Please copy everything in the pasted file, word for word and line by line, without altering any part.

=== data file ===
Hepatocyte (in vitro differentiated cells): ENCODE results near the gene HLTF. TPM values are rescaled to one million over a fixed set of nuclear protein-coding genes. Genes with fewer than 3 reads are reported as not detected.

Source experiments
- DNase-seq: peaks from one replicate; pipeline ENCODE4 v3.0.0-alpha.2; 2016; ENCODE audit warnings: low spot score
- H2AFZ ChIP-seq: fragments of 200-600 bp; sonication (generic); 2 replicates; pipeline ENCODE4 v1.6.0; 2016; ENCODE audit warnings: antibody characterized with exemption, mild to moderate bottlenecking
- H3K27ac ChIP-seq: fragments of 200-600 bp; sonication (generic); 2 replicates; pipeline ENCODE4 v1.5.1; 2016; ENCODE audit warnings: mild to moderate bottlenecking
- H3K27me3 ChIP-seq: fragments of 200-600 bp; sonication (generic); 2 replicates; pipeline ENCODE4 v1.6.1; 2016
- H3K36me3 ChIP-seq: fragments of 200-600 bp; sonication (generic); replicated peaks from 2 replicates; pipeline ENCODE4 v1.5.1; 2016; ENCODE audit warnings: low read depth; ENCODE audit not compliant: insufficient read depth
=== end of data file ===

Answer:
Hepatocyte (in vitro differentiated cells): ENCODE results near the gene HLTF. TPM values are rescaled to one million over a fixed set of nuclear protein-coding genes. Genes with fewer than 3 reads are reported as not detected.

Source experiments
- DNase-seq: peaks from one replicate; pipeline ENCODE4 v3.0.0-alpha.2; 2016; ENCODE audit warnings: low spot score
- H2AFZ ChIP-seq: fragments of 200-600 bp; sonication (generic); 2 replicates; pipeline ENCODE4 v1.6.0; 2016; ENCODE audit warnings: antibody characterized with exemption, mild to moderate bottlenecking
- H3K27ac ChIP-seq: fragments of 200-600 bp; sonication (generic); 2 replicates; pipeline ENCODE4 v1.5.1; 2016; ENCODE audit warnings: mild to moderate bottlenecking
- H3K27me3 ChIP-seq: fragments of 200-600 bp; sonication (generic); 2 replicates; pipeline ENCODE4 v1.6.1; 2016
- H3K36me3 ChIP-seq: fragments of 200-600 bp; sonication (generic); replicated peaks from 2 replicates; pipeline ENCODE4 v1.5.1; 2016; ENCODE audit warnings: low read depth; ENCODE audit not compliant: insufficient read depth